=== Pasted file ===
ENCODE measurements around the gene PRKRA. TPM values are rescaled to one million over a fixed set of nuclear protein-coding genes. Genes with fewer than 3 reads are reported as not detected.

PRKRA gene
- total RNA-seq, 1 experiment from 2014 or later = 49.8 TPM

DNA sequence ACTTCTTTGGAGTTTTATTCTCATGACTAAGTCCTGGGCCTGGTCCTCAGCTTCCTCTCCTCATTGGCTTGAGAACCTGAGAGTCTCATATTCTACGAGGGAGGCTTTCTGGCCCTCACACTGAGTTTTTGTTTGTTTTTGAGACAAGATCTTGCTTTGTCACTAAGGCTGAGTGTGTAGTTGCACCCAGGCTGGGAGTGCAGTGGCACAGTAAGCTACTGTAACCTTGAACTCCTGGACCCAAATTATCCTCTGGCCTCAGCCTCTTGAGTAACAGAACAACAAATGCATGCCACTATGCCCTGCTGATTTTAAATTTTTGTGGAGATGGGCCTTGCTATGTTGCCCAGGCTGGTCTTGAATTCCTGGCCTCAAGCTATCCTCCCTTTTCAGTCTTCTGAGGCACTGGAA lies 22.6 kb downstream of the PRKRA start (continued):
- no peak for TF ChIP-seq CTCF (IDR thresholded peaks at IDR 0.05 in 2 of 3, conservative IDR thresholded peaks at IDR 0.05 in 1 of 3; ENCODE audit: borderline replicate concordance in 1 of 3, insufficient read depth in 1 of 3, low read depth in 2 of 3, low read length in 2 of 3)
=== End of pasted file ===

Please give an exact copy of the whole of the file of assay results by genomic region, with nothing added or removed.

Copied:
ENCODE measurements around the gene PRKRA. TPM values are rescaled to one million over a fixed set of nuclear protein-coding genes. Genes with fewer than 3 reads are reported as not detected.

PRKRA gene
- total RNA-seq, 1 experiment from 2014 or later = 49.8 TPM

DNA sequence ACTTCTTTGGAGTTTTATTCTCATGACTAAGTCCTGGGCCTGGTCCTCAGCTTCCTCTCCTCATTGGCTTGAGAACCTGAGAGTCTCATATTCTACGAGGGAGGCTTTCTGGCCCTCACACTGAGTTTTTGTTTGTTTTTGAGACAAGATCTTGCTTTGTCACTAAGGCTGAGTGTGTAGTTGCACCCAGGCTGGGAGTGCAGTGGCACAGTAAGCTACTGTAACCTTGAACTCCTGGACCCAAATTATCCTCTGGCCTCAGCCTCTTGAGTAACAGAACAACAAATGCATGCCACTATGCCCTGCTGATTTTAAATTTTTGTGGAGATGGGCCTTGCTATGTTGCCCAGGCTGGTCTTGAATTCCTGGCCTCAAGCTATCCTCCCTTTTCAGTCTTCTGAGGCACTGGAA lies 22.6 kb downstream of the PRKRA start (continued):
- no peak for TF ChIP-seq CTCF (IDR thresholded peaks at IDR 0.05 in 2 of 3, conservative IDR thresholded peaks at IDR 0.05 in 1 of 3; ENCODE audit: borderline replicate concordance in 1 of 3, insufficient read depth in 1 of 3, low read depth in 2 of 3, low read length in 2 of 3)